In Meaning and Necessity, Rudolf Carnap suggests that a Leibnizian possible world is represented by his state-descriptions: a class of sentences containing, for every atomic sentence, either it or its negation. In other words, for each possible world there is a series of propositions that will fully describe that world. The idea of a possible world as being such a set of sentences or propositions leads naturally to the notion of a “world-book”—a term employed by Alvin Plantinga (The Nature of Necessity). Lest such devices seem anachronistic, it should be pointed out that, in the fascinating conclusion to the Theodicy, Leibniz speaks in a similar way; indeed, Leibniz's parable is something that one might imagine has come straight from Jorge Luis Borges (cf. “The Library of Babel”). The story concerns Theodorus, a high priest present when Sextus Tarquinius complains to Jupiter about his fate. (Sextus was the son of the last king of Rome, whose crime of raping Lucretia so incensed Brutus that he led a revolt that ultimately abolished the monarchy and began the Roman Republic.) Theodorus is moved by Sextus' complaint and is sent to receive instruction at the temple of Pallas Athena where he is shown “the palace of the fates.” According to Athena, “Here are representations not only of that which happens but also of all that which is possible. Jupiter, having surveyed them before the beginning of the existing world, classified the possibilities into worlds, and chose the best of all.” (Theodicy §414: G VI 363/H 370) She continues,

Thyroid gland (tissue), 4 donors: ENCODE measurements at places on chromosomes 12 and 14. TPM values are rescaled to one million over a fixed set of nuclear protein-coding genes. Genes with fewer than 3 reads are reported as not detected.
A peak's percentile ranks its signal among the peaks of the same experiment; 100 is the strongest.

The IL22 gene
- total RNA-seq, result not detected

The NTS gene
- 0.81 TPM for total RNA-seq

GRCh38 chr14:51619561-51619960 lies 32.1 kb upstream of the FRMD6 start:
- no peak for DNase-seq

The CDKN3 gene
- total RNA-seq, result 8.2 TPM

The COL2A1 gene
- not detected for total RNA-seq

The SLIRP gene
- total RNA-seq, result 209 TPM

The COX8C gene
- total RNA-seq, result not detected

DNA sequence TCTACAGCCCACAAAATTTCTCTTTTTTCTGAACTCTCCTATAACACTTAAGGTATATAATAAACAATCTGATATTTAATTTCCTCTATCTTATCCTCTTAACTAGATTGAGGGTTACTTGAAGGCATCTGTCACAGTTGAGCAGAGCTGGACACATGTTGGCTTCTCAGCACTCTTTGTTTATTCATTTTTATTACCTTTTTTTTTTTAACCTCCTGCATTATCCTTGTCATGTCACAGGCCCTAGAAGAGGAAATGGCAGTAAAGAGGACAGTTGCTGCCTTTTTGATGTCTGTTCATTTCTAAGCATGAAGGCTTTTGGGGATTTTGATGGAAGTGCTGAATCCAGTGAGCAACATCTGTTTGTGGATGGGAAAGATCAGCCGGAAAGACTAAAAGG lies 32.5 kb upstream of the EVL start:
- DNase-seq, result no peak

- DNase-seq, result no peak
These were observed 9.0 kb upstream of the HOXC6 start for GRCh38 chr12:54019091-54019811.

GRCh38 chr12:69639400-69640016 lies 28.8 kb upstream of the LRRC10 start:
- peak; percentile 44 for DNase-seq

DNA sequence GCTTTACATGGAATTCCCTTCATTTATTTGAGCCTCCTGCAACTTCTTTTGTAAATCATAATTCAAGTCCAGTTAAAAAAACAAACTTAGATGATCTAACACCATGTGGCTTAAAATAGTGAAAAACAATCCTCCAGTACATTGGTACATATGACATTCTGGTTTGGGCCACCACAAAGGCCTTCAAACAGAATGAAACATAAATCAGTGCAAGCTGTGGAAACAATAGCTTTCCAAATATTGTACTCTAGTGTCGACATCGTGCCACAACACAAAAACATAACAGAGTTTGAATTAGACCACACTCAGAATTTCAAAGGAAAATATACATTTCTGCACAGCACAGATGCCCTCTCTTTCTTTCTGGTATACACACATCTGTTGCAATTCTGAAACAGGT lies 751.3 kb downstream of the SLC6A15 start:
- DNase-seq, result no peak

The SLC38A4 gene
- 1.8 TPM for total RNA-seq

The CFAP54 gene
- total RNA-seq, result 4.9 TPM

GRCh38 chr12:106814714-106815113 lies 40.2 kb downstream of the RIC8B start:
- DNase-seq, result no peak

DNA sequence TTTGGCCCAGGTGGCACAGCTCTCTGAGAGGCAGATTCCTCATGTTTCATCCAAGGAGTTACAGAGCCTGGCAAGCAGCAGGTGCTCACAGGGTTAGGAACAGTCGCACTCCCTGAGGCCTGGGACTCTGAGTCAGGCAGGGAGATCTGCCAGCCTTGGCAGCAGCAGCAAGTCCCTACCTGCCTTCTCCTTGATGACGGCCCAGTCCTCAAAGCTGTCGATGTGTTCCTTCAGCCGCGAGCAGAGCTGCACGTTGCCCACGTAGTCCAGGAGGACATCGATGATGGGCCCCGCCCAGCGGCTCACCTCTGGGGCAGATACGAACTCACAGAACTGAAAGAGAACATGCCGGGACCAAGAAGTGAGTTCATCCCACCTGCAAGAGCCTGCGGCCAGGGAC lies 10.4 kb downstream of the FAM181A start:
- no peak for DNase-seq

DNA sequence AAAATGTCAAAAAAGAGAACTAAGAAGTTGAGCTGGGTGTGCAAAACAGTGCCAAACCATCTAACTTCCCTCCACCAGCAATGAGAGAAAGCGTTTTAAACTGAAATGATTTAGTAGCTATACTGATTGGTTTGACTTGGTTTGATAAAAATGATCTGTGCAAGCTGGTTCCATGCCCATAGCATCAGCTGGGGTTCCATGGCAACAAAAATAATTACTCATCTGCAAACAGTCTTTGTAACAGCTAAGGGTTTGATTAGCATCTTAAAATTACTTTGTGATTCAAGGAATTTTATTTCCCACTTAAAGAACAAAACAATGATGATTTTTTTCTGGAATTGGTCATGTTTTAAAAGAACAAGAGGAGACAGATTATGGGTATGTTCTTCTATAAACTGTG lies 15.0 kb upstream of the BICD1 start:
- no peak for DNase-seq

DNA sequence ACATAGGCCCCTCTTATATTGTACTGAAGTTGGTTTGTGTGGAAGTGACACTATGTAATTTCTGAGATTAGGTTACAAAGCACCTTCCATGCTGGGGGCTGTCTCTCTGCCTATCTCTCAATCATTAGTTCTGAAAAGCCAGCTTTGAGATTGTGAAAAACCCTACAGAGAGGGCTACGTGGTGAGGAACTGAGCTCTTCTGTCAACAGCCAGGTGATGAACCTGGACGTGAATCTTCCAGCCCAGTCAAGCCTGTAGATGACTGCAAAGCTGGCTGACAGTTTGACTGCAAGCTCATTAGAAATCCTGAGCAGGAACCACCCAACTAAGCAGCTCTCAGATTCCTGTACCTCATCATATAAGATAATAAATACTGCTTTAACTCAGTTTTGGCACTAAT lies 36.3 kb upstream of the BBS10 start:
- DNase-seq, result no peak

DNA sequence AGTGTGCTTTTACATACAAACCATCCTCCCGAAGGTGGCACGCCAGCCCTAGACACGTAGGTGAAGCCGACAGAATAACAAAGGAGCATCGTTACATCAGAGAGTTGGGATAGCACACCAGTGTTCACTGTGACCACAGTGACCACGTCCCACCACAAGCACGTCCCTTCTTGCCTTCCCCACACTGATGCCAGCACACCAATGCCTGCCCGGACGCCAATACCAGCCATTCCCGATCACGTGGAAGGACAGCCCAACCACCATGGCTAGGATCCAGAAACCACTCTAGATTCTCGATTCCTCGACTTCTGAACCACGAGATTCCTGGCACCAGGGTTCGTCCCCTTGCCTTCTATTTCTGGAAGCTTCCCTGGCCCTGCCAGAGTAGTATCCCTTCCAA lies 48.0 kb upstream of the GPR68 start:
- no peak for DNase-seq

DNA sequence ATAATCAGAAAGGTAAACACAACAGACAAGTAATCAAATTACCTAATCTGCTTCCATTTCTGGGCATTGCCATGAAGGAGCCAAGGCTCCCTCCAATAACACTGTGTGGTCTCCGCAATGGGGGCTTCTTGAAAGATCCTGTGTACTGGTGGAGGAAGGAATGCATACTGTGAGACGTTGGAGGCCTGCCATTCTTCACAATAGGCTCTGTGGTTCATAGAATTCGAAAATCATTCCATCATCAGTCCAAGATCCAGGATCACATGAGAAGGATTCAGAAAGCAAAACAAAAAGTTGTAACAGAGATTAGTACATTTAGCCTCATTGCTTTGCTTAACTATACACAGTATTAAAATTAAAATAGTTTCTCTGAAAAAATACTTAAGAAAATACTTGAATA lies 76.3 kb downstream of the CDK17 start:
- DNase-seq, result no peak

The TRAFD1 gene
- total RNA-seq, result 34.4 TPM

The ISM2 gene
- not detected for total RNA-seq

I have only to speak, and we shall see a whole world that my father might have produced, wherein will be represented anything that can be asked of him; and in this way one may know also what would happen if any particular possibility should attain unto existence. And whenever the conditions are not determinate enough, there will be as many such worlds differing from one another as one shall wish, which will answer differently the same question, in as many ways as possible… But if you put a case that differs from the actual world only in one single definite thing and in its results, a certain one of those determinate worlds will answer you. These worlds are all here, that is, in ideas. I will show you some, wherein shall be found, not absolutely the same Sextus as you have seen (that is not possible, he carries with him always that which he shall be) but several Sextuses resembling him, possessing all that is already in him imperceptibly, nor in consequence all that shall yet happen to him… (Theodicy §414: G VI 363/H 370–71)

Theodorus is led into one of the halls of the palace and, observing a great volume of writings in the hall, asks what it is. “It is,” Athena tells him, “the history of this world which we are now visiting…; it is the book of fates.” (Theodicy §415: G VI 363/H 371–72) And, finally, we have an argument for the infinity of worlds wrapped in a fantasy tale: